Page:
The highlight of it all came on the last day; 6am and we were up to catch the sunrise. Standing on Charles Bridge, I watched as the fiery red sun rose into the sky and the sleepy town across the bridge begin to stir. Birds skimmed the river’s surface as they flew past and wispy fog began to dissipate as sunlight streaked across the horizon.

Watching daylight seep into the city was enough to make an economics major like me attempt to wax poetry. Sometimes spontaneity isn’t so bad, even if it means typing up a paper on a phone during the plane ride back to London at 1 AM.

Wine for Education?!?

Terrasses de Bourg-en-Lavaux in Switzerland

When I began my exchange at ETH Zürich, I did not expect to take a class in wine production techniques. In reality, the class is not technically about wine production… exclusively… it also includes insight into brewing processes as well as a short introduction to distillation. The class, appropriately meeting Friday afternoons, is titled the Biotechnology of Alcoholic Beverage Production – which I signed up for as a result of my passion for biotechnology and because there are not food science classes typically offered at Northwestern. This class primarily focuses on understanding and manipulating the underlying biological processes (e.g. fermentation) that lead to different properties in many of the world’s alcoholic beverages.

Grapes ripening on a vine in Bourg-en-Lavaux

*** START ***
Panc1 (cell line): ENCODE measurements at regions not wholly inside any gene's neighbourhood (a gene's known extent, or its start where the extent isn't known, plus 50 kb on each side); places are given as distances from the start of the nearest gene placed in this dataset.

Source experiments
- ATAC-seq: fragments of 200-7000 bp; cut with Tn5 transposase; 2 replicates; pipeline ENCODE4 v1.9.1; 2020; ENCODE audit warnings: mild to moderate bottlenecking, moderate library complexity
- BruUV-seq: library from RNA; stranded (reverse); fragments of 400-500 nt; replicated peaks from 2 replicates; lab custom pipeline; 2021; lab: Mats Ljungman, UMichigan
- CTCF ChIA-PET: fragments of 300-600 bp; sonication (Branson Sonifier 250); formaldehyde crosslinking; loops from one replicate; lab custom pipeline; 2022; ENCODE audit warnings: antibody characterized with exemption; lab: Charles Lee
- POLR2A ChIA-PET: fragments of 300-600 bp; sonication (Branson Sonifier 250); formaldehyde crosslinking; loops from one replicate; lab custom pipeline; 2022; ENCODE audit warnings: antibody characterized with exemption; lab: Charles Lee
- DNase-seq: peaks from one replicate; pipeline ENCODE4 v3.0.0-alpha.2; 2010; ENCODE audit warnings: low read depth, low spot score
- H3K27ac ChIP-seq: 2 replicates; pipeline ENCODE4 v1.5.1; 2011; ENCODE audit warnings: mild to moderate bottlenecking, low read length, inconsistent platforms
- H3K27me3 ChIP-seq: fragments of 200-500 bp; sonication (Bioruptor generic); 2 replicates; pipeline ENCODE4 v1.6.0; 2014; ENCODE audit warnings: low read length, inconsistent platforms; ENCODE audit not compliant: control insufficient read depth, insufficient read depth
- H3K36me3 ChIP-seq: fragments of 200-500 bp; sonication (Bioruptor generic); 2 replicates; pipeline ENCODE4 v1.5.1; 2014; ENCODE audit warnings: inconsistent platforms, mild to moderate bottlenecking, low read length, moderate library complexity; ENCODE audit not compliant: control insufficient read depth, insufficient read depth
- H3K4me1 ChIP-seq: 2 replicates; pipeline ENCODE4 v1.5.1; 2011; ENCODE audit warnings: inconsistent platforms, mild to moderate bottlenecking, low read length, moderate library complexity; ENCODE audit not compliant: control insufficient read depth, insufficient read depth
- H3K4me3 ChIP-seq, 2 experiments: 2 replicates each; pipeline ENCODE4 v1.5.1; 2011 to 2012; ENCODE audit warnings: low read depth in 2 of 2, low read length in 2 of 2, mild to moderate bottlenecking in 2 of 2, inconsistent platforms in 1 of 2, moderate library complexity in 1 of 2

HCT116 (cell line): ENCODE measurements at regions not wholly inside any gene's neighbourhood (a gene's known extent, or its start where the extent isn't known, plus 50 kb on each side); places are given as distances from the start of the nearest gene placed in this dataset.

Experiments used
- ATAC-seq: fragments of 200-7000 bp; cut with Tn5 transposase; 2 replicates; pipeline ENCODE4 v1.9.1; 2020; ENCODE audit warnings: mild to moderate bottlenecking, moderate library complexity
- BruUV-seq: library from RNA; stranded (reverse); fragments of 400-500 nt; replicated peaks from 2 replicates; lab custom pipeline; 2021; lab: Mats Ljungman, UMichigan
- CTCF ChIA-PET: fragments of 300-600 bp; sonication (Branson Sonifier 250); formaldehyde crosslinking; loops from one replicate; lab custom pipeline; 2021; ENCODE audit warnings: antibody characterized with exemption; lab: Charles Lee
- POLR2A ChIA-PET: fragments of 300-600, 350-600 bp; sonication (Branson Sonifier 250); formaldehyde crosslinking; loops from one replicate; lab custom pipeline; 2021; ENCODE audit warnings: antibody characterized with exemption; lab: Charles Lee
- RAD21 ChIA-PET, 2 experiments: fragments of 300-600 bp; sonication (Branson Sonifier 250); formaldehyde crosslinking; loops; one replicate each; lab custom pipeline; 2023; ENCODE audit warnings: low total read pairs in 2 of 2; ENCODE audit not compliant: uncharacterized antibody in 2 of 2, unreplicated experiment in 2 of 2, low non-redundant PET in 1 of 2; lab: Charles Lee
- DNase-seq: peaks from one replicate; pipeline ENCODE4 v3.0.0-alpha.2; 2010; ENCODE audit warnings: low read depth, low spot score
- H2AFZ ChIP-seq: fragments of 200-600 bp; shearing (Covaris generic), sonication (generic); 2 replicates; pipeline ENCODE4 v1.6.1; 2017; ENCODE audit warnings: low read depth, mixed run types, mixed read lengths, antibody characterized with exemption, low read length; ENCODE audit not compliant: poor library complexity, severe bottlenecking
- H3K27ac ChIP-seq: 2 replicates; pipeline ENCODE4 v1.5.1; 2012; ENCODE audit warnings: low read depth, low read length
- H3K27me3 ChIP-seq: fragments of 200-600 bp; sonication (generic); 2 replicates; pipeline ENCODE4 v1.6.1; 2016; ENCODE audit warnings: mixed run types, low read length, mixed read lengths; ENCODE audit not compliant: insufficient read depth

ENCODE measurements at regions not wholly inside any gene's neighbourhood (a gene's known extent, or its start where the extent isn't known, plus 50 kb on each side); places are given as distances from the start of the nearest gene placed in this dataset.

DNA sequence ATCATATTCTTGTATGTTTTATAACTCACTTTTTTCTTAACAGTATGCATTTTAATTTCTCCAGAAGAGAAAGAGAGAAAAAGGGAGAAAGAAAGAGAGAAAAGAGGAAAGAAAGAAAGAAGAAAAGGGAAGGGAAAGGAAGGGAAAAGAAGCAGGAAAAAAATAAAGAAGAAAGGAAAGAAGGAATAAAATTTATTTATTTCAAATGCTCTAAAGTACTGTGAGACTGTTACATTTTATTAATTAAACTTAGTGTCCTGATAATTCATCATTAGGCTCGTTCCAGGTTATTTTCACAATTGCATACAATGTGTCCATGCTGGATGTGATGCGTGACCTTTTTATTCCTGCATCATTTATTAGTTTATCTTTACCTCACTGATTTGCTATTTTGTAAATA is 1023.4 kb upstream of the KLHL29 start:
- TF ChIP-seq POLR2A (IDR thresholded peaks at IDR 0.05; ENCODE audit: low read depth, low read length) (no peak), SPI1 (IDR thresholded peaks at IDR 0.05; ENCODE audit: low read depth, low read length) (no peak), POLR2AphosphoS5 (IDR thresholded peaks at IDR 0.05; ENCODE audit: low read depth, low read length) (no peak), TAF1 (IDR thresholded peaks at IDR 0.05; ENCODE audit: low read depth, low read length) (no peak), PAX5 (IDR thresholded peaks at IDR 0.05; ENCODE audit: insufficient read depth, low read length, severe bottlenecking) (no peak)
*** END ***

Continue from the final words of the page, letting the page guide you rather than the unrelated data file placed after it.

The most astonishing part of this class is certainly the hands-on experience that seems deeply ingrained in many of ETH’s classes. I have found during my exchange that when classes are directly intertwined with real-world processes, concepts are more deeply ingrained than if material is overheard during lecture. In the case of the Biotechnology of Alcoholic Beverage Production class, this hands-on approach has been two-fold: First, in class we often sample beverages produced under different conditions to observe the effect of downstream processing on the final product. Second, on a trip to Lavaux, a prominent wine-making region in Switzerland, I was able to put my knowledge learned in the classroom to the test – identifying grape varieties by their taste and physical properties, distinguishing wild grapes from their domesticated counterparts based on examining seedlings, and even analyzing grape-pressing techniques to determine which types of wines were being produced.